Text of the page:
Can you see it now? The solution.

In the last journal entry, we described several scenarios where posting observations to iNaturalist can lead to undesirable results. In this journal entry, we'll discuss an easy way you can ensure your observations on iNaturalist don't do more harm than good.

For observations of species that are vulnerable to poaching or persecution, or from places you would prefer to keep underwraps, the easiest thing to do is adjust the 'Geoprivacy' setting of the observation. Three options are available:

Open - everyone can see the coordinates (unless the species is threatened - more on this later)

Obscured - public coordinates are shown as a random point within 10 kilometres of the true coordinates. True coordinates are only visible to you and the curators of the projects to which you add the observation

Private - Coordinates completely hidden from public maps; true coordinates only visible to you and the curators of projects to which you add the observation

You'll notice that curators of projects can always see the true coordinates regardless of the geoprivacy setting, so please make sure you only add your sensitive observations to projects with trustworthy curators!

It's important to also note that coordinates are automatically obscured for all species that are 'Near Threatened' or worse according to the IUCN Red List. For iNaturalist.ca (not .org), NatureServe Canada (which includes the Manitoba Conservation Data Centre) has worked with iNaturalist to automatically obscure the coordinates of a number of other species. Currently that list includes all species that are rare to uncommon either nationally or provincially. That is, all observations of species with a national conservation status rank between N1 and N3, or a provincial/territorial rank between S1 and S3, has the coordinates obscured (for more on conservation status ranks, see http://explorer.natureserve.org/nsranks.htm).

Because the Manitoba Conservation Data Centre (MBCDC) sits on the board of NatureServe Canada, which in turn sits on the iNaturalist.ca steering committee, the MBCDC has significant input into which species get included on the 'automatically obscure' list. Some people have suggested that the current criteria obscure too many species, and some jurisdictions automatically obscure only those species that are most vulnerable to poaching or persecution.

Did you know about the 'Geoprivacy' setting? In what circumstances do you use it? What criteria should the MBCDC use for determining which species are automatically obscured?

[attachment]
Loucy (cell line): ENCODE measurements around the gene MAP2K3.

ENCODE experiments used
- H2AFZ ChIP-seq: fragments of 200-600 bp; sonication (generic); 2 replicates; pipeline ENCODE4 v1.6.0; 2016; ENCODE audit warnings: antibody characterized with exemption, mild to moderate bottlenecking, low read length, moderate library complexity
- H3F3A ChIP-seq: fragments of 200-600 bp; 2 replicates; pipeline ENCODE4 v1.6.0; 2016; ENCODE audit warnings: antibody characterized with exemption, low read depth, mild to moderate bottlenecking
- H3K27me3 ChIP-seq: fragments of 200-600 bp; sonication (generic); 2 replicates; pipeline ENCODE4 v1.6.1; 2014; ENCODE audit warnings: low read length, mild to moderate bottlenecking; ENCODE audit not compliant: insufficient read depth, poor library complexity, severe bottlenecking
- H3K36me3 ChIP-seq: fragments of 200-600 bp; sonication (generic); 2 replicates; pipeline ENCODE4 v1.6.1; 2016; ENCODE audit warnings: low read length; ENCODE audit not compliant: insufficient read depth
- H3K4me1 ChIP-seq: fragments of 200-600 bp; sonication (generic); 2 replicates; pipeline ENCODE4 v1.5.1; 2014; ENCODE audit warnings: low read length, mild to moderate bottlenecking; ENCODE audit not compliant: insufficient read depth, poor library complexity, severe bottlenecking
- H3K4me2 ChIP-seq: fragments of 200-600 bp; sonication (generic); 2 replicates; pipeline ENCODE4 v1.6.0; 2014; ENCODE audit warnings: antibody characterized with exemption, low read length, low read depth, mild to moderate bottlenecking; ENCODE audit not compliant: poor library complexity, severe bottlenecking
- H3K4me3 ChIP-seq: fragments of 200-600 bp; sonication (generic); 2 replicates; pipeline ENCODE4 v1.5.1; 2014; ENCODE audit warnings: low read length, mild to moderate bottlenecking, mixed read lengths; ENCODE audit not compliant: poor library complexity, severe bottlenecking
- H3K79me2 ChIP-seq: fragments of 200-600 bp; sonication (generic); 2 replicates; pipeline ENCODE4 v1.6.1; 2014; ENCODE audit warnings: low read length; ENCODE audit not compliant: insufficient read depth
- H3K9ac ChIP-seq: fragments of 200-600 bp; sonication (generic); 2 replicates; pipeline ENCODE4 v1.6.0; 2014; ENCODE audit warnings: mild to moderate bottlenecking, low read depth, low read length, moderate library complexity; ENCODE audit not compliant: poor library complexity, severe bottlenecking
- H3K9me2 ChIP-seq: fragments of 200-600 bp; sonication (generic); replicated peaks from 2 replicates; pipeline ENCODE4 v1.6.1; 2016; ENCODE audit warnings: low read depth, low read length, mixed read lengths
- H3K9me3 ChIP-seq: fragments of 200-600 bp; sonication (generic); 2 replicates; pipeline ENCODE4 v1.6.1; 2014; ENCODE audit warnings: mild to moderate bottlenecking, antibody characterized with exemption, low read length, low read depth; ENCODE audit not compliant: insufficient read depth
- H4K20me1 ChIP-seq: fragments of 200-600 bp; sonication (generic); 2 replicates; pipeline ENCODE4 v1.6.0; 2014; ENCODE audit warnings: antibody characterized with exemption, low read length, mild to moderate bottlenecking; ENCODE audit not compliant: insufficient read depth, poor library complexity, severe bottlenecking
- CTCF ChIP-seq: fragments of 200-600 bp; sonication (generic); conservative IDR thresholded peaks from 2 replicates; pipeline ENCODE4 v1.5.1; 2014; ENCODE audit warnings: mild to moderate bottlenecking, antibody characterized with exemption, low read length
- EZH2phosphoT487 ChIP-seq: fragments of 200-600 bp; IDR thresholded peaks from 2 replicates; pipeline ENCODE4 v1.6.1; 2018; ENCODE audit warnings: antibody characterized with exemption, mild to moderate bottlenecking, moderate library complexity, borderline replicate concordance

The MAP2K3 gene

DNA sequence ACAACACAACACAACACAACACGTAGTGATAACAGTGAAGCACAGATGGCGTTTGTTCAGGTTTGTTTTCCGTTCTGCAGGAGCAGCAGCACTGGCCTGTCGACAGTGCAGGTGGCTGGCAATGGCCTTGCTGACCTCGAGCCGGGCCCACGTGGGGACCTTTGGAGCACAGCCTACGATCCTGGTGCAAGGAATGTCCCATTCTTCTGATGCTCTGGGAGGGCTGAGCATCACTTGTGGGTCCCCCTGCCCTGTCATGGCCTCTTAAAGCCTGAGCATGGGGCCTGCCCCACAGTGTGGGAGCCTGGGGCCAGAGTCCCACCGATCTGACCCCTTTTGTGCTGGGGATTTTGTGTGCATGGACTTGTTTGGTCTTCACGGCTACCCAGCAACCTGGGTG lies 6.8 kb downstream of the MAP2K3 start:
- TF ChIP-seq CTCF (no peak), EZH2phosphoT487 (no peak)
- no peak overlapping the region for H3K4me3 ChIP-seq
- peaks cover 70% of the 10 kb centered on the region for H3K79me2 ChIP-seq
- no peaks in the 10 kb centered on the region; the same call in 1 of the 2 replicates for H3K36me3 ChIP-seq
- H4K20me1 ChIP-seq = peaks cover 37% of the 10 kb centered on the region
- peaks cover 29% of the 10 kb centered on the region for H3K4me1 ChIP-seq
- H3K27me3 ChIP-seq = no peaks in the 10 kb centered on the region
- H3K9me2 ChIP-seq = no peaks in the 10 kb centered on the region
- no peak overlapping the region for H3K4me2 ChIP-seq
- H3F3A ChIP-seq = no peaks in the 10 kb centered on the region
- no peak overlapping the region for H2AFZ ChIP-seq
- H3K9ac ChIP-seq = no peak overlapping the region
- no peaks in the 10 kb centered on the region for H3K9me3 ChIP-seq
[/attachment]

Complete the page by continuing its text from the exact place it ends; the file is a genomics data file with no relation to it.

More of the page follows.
We'd love to hear your thoughts on this.

Posted by manitoba_cdc manitoba_cdc, November 09, 2018 16:03

Comments

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Excellent couple of journal entries! Thank you for posting these.

Posted by sambiology about 2 years ago (Flag)
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Hi, this is Charlie from Vermont, a neighbor to Quebec but not Manitoba :)

I've been trying to poke at a certain auto obscuring issue that seems to be happening with Inaturalist.ca which is the obscuring of edge-of-range species that are 'rare' in Canada because they happen to have a range that ends near the border, but are extremely common to the south. In particular tree species such as white oak, bur oak, pitch pine, etc. I do a lot of spatial ecology work and it's been wonderful being able to watch Canada expand their iNat observations, except that a bunch of species I can't see the locations of! (the sort of ecology work I do, the obscuring makes the results mostly useless). I think we should err on the side of caution with any gray areas, but I would love to kind of prod a dialog where we could think about not obscuring plants in Canada that are very common just to the south as long as there isn't any other conceivable poaching risk (as with most trees which is where the spatial data is best anyway). The obscuring makes it a lot harder to use the data (even if we are granted location info it doesn't show up on the range maps) and doesn't serve any purpose (no one is gonna dig up white oaks and poach them when they are the most common tree 200 miles south of the border). I hope someday iNat adopts a policy based on actual risk rather than happenstance of where two boundaries intersect. I know it's a tricky issue, but if you all would be up for dialing down the obscuring of things that are common on the continent, it would definitely help out in a lot of ways! Especially if you can nudge Ontario a bit :) Thanks!

Posted by charlie almost 2 years ago (Flag)

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